The owners of condominiums in the Havana Palms complex in Little Havana feel as if they are living aboard the Titanic. Everything is sinking.
“We’re afraid to walk in our own living rooms, to step into the bathroom, to gain weight, because our floors sink deeper every day,” said Mario Pineda, 53.
At the peak of the real estate bubble, between 2006 and 2009, about 20 neighbors bought condominiums in the renovated complex in the 900 block of Southwest Second Street. Some paid almost $190,000 — a fair price, they believed, for a piece of the American Dream.
From the outside, the condos looked lovely. Inside, there were tile floors, freshly painted walls and newly appointed bathrooms.
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But there were problems.
Several neighbors said that they noticed cracks in their walls shortly after they moved in, and said the cracks seemed to have been covered up with plaster.
As time passed, cracks in the walls of Andrés Sergio Alvarez’s condo spread from the floor to the ceiling.
His neighbor, Juana Blandón, said she fears her bathroom will collapse because the floor is cracked right down the middle. She has her bathtub propped up with a pair of wooden planks.
Mario and Genny Pineda live in terror because their apartment is on the second floor. They avoid walking in the middle of the living room because the floor tiles are loose and sink with every step.
Over time, the problems got worse.
On Jan. 10, the Reyna and Jesús Garcia’s living room floor collapsed. The family, with two teenage daughters, has since moved to a rental apartment.
“Luckily, that happened at midnight, so nobody was hurt,” said Reyna García as she pointed to the rotten floor boards in the middle of the living room.
Not long after, the city of Miami declared the buildings a danger to the community. Municipal inspectors told the homeowners they had 30 days to make the repairs necessary to comply with the city codes.
“The building is uninhabitable,” said Mariano Fernández, director of the Department of Construction. “There are structural problems and health problems.”
The company that sold the condominiums was Montara Land V LLC, formed in May 2005 by lawyer Anibal Duarte-Viera and real estate agent Gabriel de la Campa. Miami-Dade County records indicate that Montara Land V borrowed $2.775 million to buy the complex, which was built in 1946.
“We bought that property as investors,” Duarte-Viera said.
By October 2006, Montara Land V had converted the apartments into condominiums under the name Havana Palms, and put them up for sale. Duarte-Viera said he had hired a company to manage the building and remembers doing some repairs, though he could not give details.
The condominiums’ buyers aspired to a typical middle-class life. They remember the big red signs outside the complex, announcing the possibility of obtaining financing through Miami-Dade County and the city of Miami.
Some received a loan from the county; others, a subsidy from the city for new property owners who will remain in their homes for several years.
“Everybody was excited at seeing this pretty place, one that we could buy with the help of the government,” said Reyna García, 39.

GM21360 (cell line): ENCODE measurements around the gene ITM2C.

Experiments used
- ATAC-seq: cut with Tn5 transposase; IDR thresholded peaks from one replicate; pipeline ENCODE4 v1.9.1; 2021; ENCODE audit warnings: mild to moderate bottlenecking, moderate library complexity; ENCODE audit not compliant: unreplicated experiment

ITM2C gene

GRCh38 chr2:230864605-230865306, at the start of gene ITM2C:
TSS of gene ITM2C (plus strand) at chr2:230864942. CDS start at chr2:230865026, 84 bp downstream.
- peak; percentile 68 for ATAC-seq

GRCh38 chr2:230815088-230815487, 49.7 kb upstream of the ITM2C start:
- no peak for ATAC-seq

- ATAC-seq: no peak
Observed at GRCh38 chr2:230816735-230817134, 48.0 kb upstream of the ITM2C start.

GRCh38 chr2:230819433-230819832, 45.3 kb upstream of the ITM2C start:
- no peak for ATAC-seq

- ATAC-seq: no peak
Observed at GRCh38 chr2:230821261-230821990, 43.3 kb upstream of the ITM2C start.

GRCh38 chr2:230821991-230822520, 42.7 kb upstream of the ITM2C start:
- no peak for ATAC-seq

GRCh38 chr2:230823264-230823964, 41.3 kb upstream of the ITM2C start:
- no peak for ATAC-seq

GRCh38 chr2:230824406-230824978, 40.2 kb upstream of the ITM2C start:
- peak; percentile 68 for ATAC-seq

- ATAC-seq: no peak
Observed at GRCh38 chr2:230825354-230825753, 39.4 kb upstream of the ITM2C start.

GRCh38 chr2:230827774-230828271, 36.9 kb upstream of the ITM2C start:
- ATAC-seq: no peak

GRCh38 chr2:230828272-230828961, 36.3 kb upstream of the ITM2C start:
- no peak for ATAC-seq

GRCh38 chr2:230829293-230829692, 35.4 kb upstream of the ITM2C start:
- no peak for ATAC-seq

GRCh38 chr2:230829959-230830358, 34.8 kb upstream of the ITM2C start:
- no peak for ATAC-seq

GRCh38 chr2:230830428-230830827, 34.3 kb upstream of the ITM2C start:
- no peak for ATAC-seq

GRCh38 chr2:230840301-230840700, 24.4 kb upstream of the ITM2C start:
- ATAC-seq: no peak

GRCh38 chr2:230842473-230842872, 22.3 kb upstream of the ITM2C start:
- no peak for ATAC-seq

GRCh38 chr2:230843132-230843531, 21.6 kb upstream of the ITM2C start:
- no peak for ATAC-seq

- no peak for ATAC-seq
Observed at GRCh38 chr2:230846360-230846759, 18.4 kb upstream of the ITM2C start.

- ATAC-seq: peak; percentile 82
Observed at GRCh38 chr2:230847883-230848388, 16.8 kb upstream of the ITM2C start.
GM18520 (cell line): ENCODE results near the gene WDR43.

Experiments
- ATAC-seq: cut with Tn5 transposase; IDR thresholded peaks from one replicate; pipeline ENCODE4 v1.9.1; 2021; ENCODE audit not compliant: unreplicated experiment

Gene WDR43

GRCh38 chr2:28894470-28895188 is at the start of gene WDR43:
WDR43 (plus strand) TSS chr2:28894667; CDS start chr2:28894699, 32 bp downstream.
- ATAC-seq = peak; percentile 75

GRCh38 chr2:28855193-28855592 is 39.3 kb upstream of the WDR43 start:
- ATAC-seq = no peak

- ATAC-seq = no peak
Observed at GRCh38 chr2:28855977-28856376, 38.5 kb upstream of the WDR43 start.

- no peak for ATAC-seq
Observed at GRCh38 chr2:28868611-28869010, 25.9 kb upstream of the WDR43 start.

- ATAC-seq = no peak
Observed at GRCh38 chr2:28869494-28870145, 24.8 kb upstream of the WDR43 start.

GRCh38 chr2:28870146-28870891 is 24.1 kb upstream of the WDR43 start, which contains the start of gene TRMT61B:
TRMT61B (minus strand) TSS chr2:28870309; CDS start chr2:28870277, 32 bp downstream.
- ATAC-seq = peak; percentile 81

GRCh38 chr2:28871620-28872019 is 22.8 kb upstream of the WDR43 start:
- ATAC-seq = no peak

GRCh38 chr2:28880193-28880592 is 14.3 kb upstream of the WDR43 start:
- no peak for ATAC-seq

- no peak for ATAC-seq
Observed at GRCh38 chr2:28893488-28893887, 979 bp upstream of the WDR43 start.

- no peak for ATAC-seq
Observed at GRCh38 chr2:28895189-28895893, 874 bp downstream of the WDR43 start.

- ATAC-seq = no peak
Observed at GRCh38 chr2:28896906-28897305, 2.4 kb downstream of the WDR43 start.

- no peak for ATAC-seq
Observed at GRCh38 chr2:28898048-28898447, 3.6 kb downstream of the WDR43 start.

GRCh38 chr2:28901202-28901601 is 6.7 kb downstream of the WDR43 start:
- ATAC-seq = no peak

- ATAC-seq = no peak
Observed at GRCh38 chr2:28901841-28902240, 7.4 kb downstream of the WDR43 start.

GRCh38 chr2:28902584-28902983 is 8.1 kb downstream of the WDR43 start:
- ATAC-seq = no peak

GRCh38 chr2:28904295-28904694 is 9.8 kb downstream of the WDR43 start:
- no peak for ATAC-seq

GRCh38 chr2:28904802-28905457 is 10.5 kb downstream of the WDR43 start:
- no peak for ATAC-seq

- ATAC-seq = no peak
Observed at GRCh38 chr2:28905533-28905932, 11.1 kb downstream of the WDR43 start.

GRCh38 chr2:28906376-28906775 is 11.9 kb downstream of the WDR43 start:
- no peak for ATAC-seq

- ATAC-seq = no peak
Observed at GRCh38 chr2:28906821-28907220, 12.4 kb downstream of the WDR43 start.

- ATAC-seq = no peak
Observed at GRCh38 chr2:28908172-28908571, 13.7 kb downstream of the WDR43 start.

The new homeowners had to make monthly maintenance payments of $166 to $220. According to the homeowners, those payments were collected through Duarte-Viera’s and De la Campa’s company.
But as early as 2008, there was evidence that the buildings had serious structural flaws. That year, a sewage pipe broke, causing an unbearable stench.
Alvarez, Blandón, Pineda and several other homeowners told El Nuevo Herald they submitted complaints to the condominium association.
Duarte-Viera acknowledged that there were complaints, but said the unit owners are responsible for their own repairs.
“They knew that what they bought was not new construction but apartments in an old building,” he said.
The residents took their complaints to several city and county departments. In response, officials have offered to write off their loans and subsidies to help them eliminate their debts and sell their units.
“But the solutions they offer are worthless because this place is uninhabitable,” García said. “What’s the use of forgiving our debt if we can’t even live in our own homes?”
Meanwhile, in 2011, Montara Land V LLC sold the remaining 14 condominiums to a new company, Havana Palms Invest, LLC.
Constantino Cicchelli, the owner of Havana Palms, said the residents should take greater responsibility for the condition of the buildings. He said that several of the owners have not made their maintenance payments for at least three years. The association is now under his management.
“They can’t think that they don’t have to pay to maintain the buildings just because they received some subsidies from the government,” Cicchelli said. “I wanted to convince them that together we can fix the problem.”
Several neighbors told El Nuevo Herald that they stopped paying the maintenance fees in 2010 once they learned that the insurance policy that protected the common areas such as the roofs and exterior walls, had not been renewed.
Several of them also stopped paying their mortgages.
“We’re not going to pay for something that’s falling down all around us and is now worthless,” said José Pérez. “This was fraud.”
“We trusted in the government when we bought this,” lamented Andrés Sergio Alvarez. “We thought that if the city was approving loans it was because the houses were worthwhile. Now we’re up the creek, and nobody can do anything for us.”